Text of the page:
Speech Dialogue Systems and Natural Language Processing

  • Holger Quast
  • Robert Bosch
Part of the Springer Series in Information Sciences book series (SSINF, volume 35)

Abstract

If language is the dress of thought as Johnson claims, speech is its genuine overcoat. Traditionally, speech and language have been studied separately, the former as an acoustic phenomenon, the latter as representation of meaning, symbolized by words. Slow but steady progress in the field of speech recognition together with increasing computational power made it possible to use our natural verbal communication channel as front end for speech dialogue systems, and moreover have allowed the first applications of this kind to step out of the laboratories into the real world. During the second half of the nineties, actual products started to appear that were more than mere technological gadgets: dictation programs for word processors, voice dialing for mobile phones, and dialogue engines that carry out tasks such as air travel reservation, banking, and even translation over the phone. While these devices are often still cumbersome to work with, they bear the potential of the most natural human-machine interface. Spoken language dialogue programs provide useful services where human operators would be too expensive, they are an invaluable help for physically incapacitated people, and allow to control devices where hands-free operation is safer and speech input has a higher data throughput than a tactile interface. This chapter introduces some instrumental concepts and techniques from the field of language processing, and its application, natural language speech dialogue systems.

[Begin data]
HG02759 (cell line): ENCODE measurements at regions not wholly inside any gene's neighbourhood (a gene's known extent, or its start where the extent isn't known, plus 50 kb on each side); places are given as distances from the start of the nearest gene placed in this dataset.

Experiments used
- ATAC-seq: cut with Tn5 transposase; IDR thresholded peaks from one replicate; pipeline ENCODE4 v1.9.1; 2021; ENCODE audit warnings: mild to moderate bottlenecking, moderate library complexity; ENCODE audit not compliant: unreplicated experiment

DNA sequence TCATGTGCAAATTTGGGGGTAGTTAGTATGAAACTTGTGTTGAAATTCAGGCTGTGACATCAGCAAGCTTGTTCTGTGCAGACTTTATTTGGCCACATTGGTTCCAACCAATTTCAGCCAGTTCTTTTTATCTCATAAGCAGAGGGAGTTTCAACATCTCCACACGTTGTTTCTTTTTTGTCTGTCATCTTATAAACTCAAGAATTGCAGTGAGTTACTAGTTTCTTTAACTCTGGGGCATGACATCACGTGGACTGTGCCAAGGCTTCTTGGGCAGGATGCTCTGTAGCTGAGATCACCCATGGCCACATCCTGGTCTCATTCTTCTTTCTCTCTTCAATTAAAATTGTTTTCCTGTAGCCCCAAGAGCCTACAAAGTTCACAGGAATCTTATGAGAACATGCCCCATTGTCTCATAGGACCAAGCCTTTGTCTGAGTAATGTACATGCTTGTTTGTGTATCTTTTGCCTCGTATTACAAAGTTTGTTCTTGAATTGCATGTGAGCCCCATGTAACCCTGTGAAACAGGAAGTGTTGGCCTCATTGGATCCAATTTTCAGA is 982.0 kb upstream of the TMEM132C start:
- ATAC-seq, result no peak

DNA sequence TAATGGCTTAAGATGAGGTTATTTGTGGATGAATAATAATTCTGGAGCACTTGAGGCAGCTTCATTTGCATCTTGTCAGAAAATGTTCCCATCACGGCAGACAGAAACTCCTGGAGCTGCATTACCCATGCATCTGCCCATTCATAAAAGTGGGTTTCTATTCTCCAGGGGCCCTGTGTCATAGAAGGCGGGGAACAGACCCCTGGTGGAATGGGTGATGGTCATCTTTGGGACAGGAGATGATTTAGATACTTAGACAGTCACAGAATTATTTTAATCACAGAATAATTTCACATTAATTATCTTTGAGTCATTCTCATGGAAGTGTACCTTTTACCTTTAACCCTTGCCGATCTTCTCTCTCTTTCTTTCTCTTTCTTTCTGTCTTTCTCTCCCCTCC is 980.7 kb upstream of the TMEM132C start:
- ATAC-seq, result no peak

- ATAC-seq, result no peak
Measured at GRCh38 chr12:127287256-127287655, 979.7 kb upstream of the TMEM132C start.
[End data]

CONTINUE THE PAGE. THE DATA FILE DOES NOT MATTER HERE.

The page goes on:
Keywords

Entropy Mercury Beach Trench Nite 

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Copyright information

© Springer-Verlag Berlin Heidelberg 2004

Authors and Affiliations

  • Holger Quast
    • 1
  • Robert Bosch
    • 2
  1. 1.Drittes Physikalisches InstitutUniversität GöttingenGermany
  2. 2.GmbH Research and DevelopmentGermany

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